John Brown & Harpers Ferry, Grades 9-12
Lessons, Resources, and Activities Explore an Important Event Leading to the American Civil War
Bring a Painting To Life
Students in grades 6-12 write and perform monologues and dialogues based on the painting “The Last Moments of John Brown.”
Will the Real John Brown Please Stand Up!
Students in grades 6-12 explore, through discussion and writing activities, various perspectives of John Brown's character and actions as expressed through paintings, period newspaper articles, and quotes by contemporaries.
John Brown and the Underground Railroad
Students in grades 9-12 analyze John Brown's attitudes and actions against slavery and the differences between his views and those of other people who were active in the Underground Railroad and the abolitionist movement.
Additional Lessons (Historical Context)
An Early Threat of Secession: The Missouri Compromise of 1820 and the Nullification Crisis
Students in grades 9-12 determine how controversies over slavery's expansion and federal tariffs further entrenched the divisions between northern and southern interests.
Slavery's Opponents and Defenders
Students in grades 9-12 explore the wide-ranging debate over American slavery by presenting the lives of its leading opponents and defenders and the views they held about America's "peculiar institution."
The Kansas-Nebraska Act of 1854: Popular Sovereignty and the Political Polarization over Slavery
Students in grades 9-12 examine the Kansas-Nebraska Act of 1854 and how it affected the political balance between free and slave states. They explore how its author, Stephen Douglas, promoted popular sovereignty to avoid a national crisis over slavery in the federal territories.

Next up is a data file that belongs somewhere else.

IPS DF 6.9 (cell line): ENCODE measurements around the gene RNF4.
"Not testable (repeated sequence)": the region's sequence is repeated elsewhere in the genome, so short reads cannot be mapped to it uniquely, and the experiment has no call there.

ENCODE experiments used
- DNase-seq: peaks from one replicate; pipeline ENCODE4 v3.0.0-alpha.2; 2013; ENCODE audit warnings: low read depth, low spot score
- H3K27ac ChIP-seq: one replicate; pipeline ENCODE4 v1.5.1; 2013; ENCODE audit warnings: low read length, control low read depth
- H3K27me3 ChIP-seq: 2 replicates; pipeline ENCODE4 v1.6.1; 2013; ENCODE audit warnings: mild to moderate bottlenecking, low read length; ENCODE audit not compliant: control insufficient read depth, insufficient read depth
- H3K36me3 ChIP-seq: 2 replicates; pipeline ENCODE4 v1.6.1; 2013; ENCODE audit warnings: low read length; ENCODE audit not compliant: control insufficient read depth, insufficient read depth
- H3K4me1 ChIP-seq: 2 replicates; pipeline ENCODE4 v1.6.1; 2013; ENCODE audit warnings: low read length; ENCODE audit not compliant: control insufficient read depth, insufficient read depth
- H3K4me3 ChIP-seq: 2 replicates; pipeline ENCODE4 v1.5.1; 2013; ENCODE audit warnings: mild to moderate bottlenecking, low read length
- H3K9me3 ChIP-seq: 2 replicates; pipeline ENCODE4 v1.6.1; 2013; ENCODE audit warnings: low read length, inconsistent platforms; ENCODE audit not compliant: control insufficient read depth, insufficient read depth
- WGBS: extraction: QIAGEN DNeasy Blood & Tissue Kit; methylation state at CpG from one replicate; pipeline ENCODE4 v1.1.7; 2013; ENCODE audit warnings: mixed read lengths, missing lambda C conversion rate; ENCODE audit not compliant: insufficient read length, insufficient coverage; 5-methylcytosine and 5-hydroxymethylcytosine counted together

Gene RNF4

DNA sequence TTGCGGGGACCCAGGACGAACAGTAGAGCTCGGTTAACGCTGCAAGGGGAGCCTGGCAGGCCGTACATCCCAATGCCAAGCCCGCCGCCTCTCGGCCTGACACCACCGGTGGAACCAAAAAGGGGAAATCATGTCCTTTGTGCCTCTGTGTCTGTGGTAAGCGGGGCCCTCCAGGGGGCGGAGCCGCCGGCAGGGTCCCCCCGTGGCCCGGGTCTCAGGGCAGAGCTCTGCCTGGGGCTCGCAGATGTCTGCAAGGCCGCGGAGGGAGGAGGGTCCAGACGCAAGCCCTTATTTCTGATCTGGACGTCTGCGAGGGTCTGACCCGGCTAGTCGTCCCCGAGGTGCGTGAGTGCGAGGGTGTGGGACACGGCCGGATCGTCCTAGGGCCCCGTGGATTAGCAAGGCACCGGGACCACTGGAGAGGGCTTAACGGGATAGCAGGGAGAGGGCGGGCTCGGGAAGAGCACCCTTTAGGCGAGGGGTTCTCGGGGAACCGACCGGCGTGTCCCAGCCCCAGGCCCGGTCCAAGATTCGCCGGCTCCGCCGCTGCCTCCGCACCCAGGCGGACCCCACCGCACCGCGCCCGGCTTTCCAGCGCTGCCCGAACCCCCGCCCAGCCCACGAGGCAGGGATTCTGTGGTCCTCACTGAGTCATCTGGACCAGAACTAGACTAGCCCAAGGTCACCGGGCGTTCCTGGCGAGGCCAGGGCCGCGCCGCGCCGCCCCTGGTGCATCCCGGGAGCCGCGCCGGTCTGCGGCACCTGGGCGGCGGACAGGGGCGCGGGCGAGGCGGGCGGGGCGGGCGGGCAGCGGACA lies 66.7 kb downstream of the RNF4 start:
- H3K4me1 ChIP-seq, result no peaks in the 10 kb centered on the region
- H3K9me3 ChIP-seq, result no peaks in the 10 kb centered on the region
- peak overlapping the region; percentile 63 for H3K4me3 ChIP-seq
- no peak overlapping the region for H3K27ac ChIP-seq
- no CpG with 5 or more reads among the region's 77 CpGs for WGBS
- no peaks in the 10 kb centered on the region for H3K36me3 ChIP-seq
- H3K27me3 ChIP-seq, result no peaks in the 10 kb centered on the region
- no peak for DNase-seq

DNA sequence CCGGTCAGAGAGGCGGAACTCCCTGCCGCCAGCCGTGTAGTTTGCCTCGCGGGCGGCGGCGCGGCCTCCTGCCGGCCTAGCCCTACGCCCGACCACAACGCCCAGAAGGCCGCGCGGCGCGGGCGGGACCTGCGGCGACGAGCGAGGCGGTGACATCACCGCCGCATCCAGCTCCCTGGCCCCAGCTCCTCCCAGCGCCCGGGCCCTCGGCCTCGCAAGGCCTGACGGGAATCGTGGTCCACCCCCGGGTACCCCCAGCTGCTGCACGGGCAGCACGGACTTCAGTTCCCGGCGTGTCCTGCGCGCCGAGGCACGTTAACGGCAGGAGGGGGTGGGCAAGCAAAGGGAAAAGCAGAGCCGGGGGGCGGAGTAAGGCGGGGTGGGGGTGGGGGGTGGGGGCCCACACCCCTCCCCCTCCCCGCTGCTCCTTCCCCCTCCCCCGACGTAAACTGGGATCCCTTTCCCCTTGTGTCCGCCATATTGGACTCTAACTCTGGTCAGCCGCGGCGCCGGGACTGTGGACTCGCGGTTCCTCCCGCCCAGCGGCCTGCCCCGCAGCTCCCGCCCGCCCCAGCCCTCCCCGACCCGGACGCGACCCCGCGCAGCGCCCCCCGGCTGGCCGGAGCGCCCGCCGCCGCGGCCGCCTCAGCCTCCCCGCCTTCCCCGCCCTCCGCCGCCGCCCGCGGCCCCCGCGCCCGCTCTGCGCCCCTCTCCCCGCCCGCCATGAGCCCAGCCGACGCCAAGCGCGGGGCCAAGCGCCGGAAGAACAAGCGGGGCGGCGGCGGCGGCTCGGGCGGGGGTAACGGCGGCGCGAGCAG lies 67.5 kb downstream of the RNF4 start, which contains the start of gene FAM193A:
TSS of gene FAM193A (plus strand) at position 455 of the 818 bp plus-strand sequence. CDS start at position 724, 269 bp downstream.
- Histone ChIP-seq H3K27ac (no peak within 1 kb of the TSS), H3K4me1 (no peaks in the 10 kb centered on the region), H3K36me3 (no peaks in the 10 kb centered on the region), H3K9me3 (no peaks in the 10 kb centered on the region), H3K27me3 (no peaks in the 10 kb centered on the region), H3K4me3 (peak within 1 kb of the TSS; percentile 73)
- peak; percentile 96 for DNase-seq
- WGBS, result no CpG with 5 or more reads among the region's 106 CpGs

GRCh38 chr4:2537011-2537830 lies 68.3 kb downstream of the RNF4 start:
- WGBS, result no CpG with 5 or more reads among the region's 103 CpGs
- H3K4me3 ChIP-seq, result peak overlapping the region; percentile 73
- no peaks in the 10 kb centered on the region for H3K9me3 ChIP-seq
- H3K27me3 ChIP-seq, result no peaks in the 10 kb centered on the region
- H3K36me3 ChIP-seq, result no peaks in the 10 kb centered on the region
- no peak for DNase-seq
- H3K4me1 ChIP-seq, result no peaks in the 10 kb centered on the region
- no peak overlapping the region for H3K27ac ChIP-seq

Abolition Movements in the United States
Students in grades 9-12 profile American abolitionists to better understand abolition movements.
Harpers Ferry Jeopardy and Curriculum Materials
Two rounds of Harpers Ferry Jeopardy. The first round covers basic information and the second round is very specific to industry and archeology.
Slavery in America
History, maps, narratives and biographies, and teacher resources.
Territorial Kansas Online
Explore the turbulent times of "Bleeding Kansas."
Thoreau - On John Brown
“A Plea for Captain John Brown,” a lecture read in November 1859.
Frederick Douglass on John Brown
Though Douglass and Brown had been friends for 11 years, Douglass refused to join Brown’s raid on Harpers Ferry. Douglass wrote this lecture in 1860 as a tribute.
People, stories, and images associated with Harpers Ferry and John Brown.
John Brown’s Harpers Ferry Raid
Articles, maps, images, and lesson plans.
John Brown's Day of Reckoning
Article on Harpers Ferry raid and links to related materials.
The Life and Trial of John Brown
Includes the trial report and testimony, Brown’s interview and address to the court, Lee’s report, Senate report, and more.
The Portent: John Brown's Raid in American Memory
The Virginia Historical Society website on the 150th anniversary of John Brown's raid on the Federal Armory at Harpers Ferry, Virginia.
John Brown: Hero or Terrorist?
Resources and teaching unit.
John Brown’s Holy War
Companion website for the American Experience program. Includes a teacher’s guide, timeline, and interactive map.
- John Brown by Jacob Lawrence (9:56)
Jacob Lawrence's series of paintings with description.
- John Brown's Holy War: Terrorist or Heroic Revolutionary? (52:24)
Yale University Lecture
- War of Words (55:37) Harvard Lecture #7. Includes discussion of John Brown’s life and prison letters at 41 minutes.
- Fictions of the Real (53:56)
Harvard Lecture#8. Discussion of images from Uncle Tom’s Cabin; John Brown daguerreotypes, Jacob Lawrence’s John Brown series of paintings, Thomas Hovenden’s 1884 painting, “The Last Moments of John Brown”; and, continued discussion of Brown’s prison letters.
- Meet the Past: John Brown (26:28)
- John Brown’s Last Speech (2:36)
- John Brown (16 brief videos)
last updated: September 12, 2014